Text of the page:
Christine Valters Paintner

Christine Valters Paintner is an American poet living in Galway, Ireland and the author of twelve books of nonfiction and two collections of poems: Dreaming of Stones (2019) and The Wisdom of Wild Grace, both from Paraclete Press. Her poems have appeared in several journals in North America, UK, and Ireland including Tales from the Forest, Crannog, Stinging Fly, The Blue Nib, Headstuff, The Galway Review, Boyne Berries, impspired, Bangor Journal, Tiferet, Spiritus, Presence, and Anchor. You can find more of her writing and poetry at AbbeyoftheArts.com.

Origins

If I could peer far enough down
a robin’s pulsing throat, would I see
notes piled there waiting to be flung
into freshness of morning?

If I close my eyes and burrow
my face into peony’s petals,
would I discover the source 
of its scent, a sacred offering?

Can I plunge inside 
and find a lifetime of words
spooled tightly inside my heart
ready for a tug?

If I dig beneath the bedrock 
will I find love there, 
solid like iron or does it flow like magma
filling in all of the empty spaces?

I want to be the kind of woman

(after Jenni Fagan)

I want to be the kind of woman 
who milks goats each morning 
and drinks straight from the bucket - 
who isn’t afraid to reach into the hive.

I want to be the kind of woman 
who lies down in winter, 
in the brown mulch of leaves 
and sleeps until spring
who loves the generous folds of her body.

I want to be the kind of woman 
who has found her sealskin,
who would cross oceans to make 
her dead father love her once again.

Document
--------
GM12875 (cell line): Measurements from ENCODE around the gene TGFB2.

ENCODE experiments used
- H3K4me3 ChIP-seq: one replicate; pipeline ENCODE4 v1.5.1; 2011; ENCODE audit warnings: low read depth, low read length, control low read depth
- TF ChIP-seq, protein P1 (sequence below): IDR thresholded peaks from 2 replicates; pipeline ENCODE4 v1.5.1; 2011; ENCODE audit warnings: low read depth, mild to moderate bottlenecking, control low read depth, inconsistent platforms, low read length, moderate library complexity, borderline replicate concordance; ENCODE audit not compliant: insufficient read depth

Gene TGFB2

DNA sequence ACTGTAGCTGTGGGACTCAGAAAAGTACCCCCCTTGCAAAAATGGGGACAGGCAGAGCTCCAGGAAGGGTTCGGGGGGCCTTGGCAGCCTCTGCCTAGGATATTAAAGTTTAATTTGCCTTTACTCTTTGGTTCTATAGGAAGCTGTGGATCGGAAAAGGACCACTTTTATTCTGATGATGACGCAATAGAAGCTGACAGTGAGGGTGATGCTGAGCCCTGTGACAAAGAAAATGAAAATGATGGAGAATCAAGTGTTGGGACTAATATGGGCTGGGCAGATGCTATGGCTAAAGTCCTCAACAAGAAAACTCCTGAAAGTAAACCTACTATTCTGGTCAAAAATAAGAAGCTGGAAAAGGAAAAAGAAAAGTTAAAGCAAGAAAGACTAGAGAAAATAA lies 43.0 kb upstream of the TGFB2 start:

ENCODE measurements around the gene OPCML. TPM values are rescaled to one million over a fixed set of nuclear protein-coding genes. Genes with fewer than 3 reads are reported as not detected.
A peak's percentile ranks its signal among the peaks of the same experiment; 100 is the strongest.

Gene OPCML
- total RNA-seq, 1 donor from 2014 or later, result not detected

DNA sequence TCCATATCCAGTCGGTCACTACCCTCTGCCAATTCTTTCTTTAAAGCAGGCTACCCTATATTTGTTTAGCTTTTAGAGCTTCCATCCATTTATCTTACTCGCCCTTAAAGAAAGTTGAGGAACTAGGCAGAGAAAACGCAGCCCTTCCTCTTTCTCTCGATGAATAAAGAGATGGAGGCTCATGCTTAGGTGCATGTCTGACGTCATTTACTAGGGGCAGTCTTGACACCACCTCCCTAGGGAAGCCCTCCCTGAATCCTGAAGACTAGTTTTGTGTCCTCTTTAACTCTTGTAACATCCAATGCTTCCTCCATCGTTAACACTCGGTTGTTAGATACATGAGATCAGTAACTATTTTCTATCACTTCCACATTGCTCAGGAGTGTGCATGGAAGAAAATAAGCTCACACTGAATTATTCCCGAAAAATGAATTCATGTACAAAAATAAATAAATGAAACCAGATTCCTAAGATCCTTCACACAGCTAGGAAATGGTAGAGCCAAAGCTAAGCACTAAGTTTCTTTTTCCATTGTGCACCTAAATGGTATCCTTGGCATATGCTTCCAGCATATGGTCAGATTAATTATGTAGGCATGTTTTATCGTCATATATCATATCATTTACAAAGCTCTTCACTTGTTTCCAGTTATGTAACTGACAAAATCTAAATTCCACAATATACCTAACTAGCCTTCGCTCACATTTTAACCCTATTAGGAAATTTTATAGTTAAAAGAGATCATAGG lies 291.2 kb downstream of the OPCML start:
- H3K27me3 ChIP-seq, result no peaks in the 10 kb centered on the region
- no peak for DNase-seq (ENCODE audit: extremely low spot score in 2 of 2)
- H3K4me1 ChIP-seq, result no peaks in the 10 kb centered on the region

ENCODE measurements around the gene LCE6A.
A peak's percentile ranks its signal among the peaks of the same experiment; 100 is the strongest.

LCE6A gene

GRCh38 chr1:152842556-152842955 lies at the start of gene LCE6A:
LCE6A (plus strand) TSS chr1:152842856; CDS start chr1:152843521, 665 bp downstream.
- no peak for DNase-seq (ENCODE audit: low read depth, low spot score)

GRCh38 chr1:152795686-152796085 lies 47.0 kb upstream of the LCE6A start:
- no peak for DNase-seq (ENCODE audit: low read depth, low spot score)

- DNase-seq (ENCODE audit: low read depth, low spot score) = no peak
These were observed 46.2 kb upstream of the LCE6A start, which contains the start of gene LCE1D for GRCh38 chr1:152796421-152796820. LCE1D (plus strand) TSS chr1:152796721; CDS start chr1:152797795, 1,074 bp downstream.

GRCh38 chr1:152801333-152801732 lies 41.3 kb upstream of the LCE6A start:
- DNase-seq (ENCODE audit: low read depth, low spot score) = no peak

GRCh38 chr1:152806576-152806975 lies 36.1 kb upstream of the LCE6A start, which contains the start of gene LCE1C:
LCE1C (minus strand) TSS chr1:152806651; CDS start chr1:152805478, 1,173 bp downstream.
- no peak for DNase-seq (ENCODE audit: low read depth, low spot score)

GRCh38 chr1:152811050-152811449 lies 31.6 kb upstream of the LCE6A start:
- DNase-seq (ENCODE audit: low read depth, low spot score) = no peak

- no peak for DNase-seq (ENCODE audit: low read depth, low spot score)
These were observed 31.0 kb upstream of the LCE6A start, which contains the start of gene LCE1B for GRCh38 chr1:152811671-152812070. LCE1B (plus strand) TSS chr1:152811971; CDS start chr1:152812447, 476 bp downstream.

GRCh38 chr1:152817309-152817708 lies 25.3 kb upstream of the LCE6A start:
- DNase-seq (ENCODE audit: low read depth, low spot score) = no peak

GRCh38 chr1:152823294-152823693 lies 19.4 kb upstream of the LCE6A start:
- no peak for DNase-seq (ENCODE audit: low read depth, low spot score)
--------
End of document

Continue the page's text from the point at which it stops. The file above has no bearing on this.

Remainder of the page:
I want to be the kind of woman 
who can name hyssop, nettle, lady’s mantle
and knows all their healing uses.

I want to be the kind of woman 
who goes out under the night sky 
to chant with owls and wolves,
who falls more in love each day 
with her husband, her little dog, her life.

I want to be the kind of woman
who knows she is daughter of sunlight and mud
who knows that her grandmothers 
are still singing her name.

Dreams

To 
willingly 
descend the long 
dark staircase is an 
act of trust that something 
worthwhile waits for you there 
in the cellar with its cobwebbed boxes
piled high with discarded things, the scent 
of a mouse long dead and naphthalene balls.

Some days you clamber around, eyes not yet adjusted 
to this night territory, so everything you bump startles
you. But some days your pupils widen and you wander 
in amazement, seeing just how much light is contained
in darkness, like stones shimmering in moonlight, 
and rather than return with a pile of them, 

you choose one to carry back up the stairs, 
back into the comfort of your home, 
where this tiny gift splits open 
the foundation. You look out 
where the window once 
was, and instead of 
the brick wall of 
the house next 
door, you 
realize 
you can now see to the horizon. 

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